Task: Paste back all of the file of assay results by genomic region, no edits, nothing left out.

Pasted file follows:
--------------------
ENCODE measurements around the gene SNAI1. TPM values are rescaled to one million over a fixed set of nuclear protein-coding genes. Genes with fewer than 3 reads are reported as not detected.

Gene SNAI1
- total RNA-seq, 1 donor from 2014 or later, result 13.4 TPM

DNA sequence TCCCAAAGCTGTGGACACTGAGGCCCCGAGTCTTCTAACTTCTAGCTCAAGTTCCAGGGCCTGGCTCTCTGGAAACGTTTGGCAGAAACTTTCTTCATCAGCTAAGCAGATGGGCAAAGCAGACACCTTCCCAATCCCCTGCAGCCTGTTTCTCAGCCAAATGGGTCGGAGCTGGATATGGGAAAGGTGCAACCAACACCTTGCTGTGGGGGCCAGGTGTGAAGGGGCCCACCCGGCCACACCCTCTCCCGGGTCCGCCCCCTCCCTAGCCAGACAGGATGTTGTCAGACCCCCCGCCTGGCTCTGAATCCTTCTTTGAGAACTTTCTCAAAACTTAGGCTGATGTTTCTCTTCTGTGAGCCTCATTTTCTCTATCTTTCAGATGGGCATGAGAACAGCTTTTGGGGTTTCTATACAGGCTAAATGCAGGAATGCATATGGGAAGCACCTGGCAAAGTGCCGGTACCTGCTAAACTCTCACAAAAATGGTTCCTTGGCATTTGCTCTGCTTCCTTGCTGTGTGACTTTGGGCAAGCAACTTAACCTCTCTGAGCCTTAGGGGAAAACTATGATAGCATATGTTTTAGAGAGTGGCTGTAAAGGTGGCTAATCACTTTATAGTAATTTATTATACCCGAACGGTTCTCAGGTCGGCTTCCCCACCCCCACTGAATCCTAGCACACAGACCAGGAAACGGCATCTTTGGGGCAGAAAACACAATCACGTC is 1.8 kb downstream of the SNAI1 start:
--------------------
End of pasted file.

ENCODE measurements around the gene SNAI1. TPM values are rescaled to one million over a fixed set of nuclear protein-coding genes. Genes with fewer than 3 reads are reported as not detected.

Gene SNAI1
- total RNA-seq, 1 donor from 2014 or later, result 13.4 TPM

DNA sequence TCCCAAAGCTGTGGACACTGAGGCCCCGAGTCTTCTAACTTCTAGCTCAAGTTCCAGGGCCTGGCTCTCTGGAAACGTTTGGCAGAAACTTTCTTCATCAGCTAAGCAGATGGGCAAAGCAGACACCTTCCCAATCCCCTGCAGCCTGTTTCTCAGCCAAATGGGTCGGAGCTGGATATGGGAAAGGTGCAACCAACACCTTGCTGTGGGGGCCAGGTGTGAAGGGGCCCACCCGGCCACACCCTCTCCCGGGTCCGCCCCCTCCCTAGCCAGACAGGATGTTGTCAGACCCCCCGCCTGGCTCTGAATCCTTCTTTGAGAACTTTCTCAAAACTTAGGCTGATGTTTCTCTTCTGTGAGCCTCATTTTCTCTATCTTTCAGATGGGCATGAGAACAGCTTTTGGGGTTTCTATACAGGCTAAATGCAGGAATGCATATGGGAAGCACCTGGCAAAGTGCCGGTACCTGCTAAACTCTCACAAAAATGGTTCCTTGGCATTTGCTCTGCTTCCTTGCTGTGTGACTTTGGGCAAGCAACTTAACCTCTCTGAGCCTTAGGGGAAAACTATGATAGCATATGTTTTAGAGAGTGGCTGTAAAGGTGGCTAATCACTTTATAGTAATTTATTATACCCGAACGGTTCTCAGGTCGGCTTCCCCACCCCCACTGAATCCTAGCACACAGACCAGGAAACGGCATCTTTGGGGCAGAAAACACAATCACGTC is 1.8 kb downstream of the SNAI1 start: